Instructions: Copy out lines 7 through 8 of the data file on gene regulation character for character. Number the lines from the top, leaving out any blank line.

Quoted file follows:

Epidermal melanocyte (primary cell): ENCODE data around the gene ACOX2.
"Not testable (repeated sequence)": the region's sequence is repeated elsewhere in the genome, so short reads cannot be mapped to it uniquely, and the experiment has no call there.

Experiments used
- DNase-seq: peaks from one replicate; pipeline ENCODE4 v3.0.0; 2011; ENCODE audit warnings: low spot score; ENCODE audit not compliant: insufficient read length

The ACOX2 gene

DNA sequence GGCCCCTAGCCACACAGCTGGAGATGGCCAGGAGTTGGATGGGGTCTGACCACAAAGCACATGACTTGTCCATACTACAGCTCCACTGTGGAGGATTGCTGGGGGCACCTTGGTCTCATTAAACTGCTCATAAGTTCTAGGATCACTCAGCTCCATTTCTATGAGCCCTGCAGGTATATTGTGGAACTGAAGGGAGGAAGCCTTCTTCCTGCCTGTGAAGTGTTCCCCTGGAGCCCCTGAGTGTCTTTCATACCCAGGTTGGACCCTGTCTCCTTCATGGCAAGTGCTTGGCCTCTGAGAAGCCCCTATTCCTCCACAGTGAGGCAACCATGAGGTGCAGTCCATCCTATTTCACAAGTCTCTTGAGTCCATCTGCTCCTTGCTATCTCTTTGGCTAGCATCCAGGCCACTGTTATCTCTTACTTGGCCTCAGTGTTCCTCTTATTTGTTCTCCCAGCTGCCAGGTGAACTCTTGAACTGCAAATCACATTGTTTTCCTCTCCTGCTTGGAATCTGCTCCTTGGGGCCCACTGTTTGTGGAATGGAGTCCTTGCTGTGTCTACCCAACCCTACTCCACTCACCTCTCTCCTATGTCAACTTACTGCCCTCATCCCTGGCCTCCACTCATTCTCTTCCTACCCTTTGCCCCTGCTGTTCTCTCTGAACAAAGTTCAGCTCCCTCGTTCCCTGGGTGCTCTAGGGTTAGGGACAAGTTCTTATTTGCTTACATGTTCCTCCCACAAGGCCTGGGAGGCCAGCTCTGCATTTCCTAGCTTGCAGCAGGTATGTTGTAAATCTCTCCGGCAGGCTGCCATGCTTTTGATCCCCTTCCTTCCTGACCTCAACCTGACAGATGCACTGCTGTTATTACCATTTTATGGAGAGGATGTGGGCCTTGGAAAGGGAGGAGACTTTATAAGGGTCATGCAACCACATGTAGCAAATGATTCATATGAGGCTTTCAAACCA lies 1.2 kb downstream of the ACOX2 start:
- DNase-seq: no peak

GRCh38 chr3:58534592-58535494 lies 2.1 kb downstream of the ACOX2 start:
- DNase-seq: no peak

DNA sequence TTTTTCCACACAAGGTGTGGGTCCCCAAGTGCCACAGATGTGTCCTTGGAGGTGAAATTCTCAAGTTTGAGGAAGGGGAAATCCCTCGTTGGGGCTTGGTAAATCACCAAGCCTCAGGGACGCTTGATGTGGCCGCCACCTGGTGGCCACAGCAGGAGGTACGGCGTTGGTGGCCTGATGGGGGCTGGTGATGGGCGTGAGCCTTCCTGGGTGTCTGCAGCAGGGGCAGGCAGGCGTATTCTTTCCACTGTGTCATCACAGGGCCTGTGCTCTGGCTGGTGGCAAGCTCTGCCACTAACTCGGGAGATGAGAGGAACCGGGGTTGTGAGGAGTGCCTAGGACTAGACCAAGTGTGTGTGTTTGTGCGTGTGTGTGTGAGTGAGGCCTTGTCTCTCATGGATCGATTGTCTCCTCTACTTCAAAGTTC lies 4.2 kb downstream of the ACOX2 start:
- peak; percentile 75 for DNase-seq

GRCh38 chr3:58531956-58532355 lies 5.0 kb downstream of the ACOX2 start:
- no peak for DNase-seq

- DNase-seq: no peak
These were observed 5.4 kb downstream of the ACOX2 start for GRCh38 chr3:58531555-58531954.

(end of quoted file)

- DNase-seq: no peak

GRCh38 chr3:58534592-58535494 lies 2.1 kb downstream of the ACOX2 start: